Sub or no sub?

While perfectly capable as functioning as a stereo pair with good performance across the entire frequency spectrum, many monitors currently on the market are available as so-called 2.1 systems, consisting of two nearfield, desk-mounted stereo speakers to handle the upper and mid-frequency ranges and a separate, single sub-woofer, usually placed somewhere below the desk, to handle low frequencies. Because the sub is usually a large unit containing a large diameter cone, it’s often able to extend the low-frequency response of the system down to around 20Hz or so – the kind of bass you feel in your chest rather than hear. While this may sound great and reveal a lot more low-end detail than a solitary pair of desk-mounted nearfields, in small rooms the extended low-frequencies can create noticeable peaks and troughs in the bass response. For that reason, we’ve predominantly focussed our list on stereo systems, but highlighted whether or not a compatible sub-woofer is available from the same manufacturer.

10 Best Studio Monitors – Buyers Guide List 2017

So now onto the list of what we consider to be ten of the best studio monitors on the market today. Like all of the lists we feature on GTPS, we don’t believe it’s particularly useful to say that one device we’ve included is categorically better than another, and neither is this a categorical list of the ten best monitors available. Monitors are a very personal choice, and in this roundup of some of the market leaders we’re simply highlighting some of the best options currently available for various budgets and studio setups – everyone will, of course, always have their own personal favourites.

focal shape 65 best studio monitors speakers

1. Focal Shape 65

Focal’s Shape range of active monitors replaces their acclaimed CMS series, and is available in three sizes – the 40, 50 and 65, in order from smallest to largest. The largest of the range, the 65 is designed with a sideways-facing, 6.5-inch passive radiator cone – in essence an unpowered speaker cone that reacts to the sound pressure inside the cabinet. This dismisses the need for a bass port, the idea being that this makes it easier to position the monitors with their backs next to a wall, a commonly-required configuration compromise in a lot of small studios. There’s also low tweeter directivity, meaning that it’s not so essential to have the speakers placed at one particular optimal angle for best results. Sound-wise, with a variable crossover set at 160Hz and adjustable low and high frequency settings to optimise the response to their surroundings, the Shape 65 offers great performance for the price, and as a bonus the cabinets include built-in threaded holes so the speakers can be wall or ceiling-mounted using an optional accessory mounting kit.

Focal Shape 65 – Specs:

Design: 2-way active, with side-mounted, 6.5″ double passive radiator
Woofer: 6.5-inch Flax sandwich cone
Tweeter: 1-inch ‘M’ profile Aluminum-Magnesium dome
Frequency response: 40Hz – 35kHz
Wattage: MF/LF 80W, class AB, HF 25W, class AB
Dimensions: 14 x 8.6 x 11.2″ (355 x 218 x 285mm)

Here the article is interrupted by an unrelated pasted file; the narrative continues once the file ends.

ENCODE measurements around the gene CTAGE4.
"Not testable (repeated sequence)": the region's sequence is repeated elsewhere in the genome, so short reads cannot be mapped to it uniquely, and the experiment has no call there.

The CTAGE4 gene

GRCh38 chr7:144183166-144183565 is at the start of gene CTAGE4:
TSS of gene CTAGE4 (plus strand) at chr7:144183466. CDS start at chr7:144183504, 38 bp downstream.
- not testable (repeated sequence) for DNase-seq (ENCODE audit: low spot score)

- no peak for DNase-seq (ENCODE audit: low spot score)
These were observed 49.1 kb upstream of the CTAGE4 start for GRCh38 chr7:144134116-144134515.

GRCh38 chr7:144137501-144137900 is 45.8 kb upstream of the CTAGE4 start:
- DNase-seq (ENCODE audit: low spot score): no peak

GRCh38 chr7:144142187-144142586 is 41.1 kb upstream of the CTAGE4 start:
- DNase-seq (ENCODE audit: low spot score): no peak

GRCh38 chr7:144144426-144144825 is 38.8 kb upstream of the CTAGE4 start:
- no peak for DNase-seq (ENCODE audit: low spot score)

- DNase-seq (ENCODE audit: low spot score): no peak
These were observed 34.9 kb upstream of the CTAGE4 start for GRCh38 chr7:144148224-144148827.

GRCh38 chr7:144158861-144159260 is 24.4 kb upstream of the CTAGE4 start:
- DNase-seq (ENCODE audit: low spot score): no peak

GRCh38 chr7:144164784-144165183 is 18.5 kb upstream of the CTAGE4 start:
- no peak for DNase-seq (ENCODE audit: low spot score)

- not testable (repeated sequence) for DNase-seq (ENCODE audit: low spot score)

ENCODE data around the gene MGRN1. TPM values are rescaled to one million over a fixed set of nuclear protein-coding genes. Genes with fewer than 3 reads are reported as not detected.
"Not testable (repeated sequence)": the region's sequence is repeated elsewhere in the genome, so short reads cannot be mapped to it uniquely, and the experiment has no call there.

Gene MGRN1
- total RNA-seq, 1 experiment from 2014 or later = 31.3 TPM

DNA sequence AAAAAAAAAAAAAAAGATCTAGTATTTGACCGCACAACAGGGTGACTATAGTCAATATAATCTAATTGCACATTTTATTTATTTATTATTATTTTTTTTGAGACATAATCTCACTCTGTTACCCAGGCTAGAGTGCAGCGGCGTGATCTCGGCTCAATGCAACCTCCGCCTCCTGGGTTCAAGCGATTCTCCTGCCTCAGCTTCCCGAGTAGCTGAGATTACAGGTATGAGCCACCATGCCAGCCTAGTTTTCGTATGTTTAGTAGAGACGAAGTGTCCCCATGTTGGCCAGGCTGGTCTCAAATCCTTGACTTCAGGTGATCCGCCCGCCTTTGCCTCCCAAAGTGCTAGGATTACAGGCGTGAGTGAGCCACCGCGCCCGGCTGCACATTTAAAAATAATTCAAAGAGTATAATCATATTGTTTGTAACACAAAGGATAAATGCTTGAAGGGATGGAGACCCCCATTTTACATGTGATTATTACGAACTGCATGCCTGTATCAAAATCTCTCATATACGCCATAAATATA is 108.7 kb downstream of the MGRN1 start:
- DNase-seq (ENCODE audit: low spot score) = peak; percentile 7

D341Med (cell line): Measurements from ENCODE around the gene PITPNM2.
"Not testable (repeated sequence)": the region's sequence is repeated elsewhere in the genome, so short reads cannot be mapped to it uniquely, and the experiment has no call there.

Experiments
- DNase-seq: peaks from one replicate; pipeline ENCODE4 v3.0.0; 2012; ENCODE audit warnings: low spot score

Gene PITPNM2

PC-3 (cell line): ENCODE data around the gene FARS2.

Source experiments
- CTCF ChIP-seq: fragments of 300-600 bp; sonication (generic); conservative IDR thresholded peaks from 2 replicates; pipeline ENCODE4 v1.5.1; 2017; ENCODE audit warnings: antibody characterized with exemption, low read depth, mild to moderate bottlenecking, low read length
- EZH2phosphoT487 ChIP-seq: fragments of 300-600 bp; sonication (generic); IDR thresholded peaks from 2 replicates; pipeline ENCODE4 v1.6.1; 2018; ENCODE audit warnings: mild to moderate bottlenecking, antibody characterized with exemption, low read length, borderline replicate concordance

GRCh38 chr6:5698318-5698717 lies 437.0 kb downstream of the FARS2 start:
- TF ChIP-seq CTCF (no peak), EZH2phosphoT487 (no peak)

Weight: 18.7lb (8.5kg)
Compatible Sub? No



yamaha hs7 best studio monitors speakers

2. Yamaha HS7

Yamaha all but cornered the nearfield market back in the 80’s and 90’s with its legendary NS10M monitors. In a matt black wooden casing with a distinctive white bass cone, they came to be the monitors of choice for a huge percentage of studios worldwide, thanks to their uncompromisingly accurate response. The NS10M was discontinued by Yamaha in 2001, but its DNA lives on in the HS series, of which the HS7 is the mid-sized variant. Sticking with that white cone, the HS7 builds on its heritage, adding an active reflex design with a rear-facing bass port, and includes a pair of switches to boost or attenuate high and low frequencies by a dB or two, so as to tailor the response to the room you’re using them in. At a very reasonable price point designed to catch the attention of home studio owners (hence the ‘HS’ moniker) who like the idea of some white-coned Yammies on their desk, the HS7’s deliver a lot of bang for the buck.

Yamaha HS7 – Specs:

Design: 2-way active, bass reflex (rear ported)
Woofer: 6.5-inch cone
Tweeter: 1-inch dome
Frequency response: 43Hz – 30kHz
Wattage: LF 60W, HF 35W
Dimensions: 8.3 x 13.1 x 11.2″ (210 x 332 x 284 mm)
Weight: 18lb (8.2kg)
Compatible Sub? Yes – Yamaha HS8S


dynaudio acoustics lyd 5 best studio monitors speakers

3. Dynaudio Acoustics LYD 5

Dynaudio Acoustics are responsible for some legendary high-end speaker designs, including the acclaimed BM15A. For those looking to acquire a taste of Dynaudio quality in a more affordable package, there’s the LYD series, made up of the LYD 5 and its bigger brother, the LYD 8. Both available either in a resplendent white or standard black finish, the LYD 5 (the 5 denotes its 5-inch woofer cone size) packs quite a punch, belying its diminutive size with a beefy sound achieved in part by a rear-facing bass port. Any issues this may cause by having the speakers positioned against a wall can be offset by the ‘Position’ mode, while the Sound Balance control is an attempt to compensate for overly bright or dead rooms. There’s also a Bass Extension control to tailor the low end to your working environment. All in all then, a smart-looking, versatile monitor from a pedigree brand at a decent price – what’s not to like?

Dynaudio Acoustics LYD 5 – Specs:

Design: 2-way active
Woofer: 5-inch MSP cone
Tweeter: 28mm soft dome
Frequency response: 50Hz – 22kHz
Wattage: LF 50W, HF 50W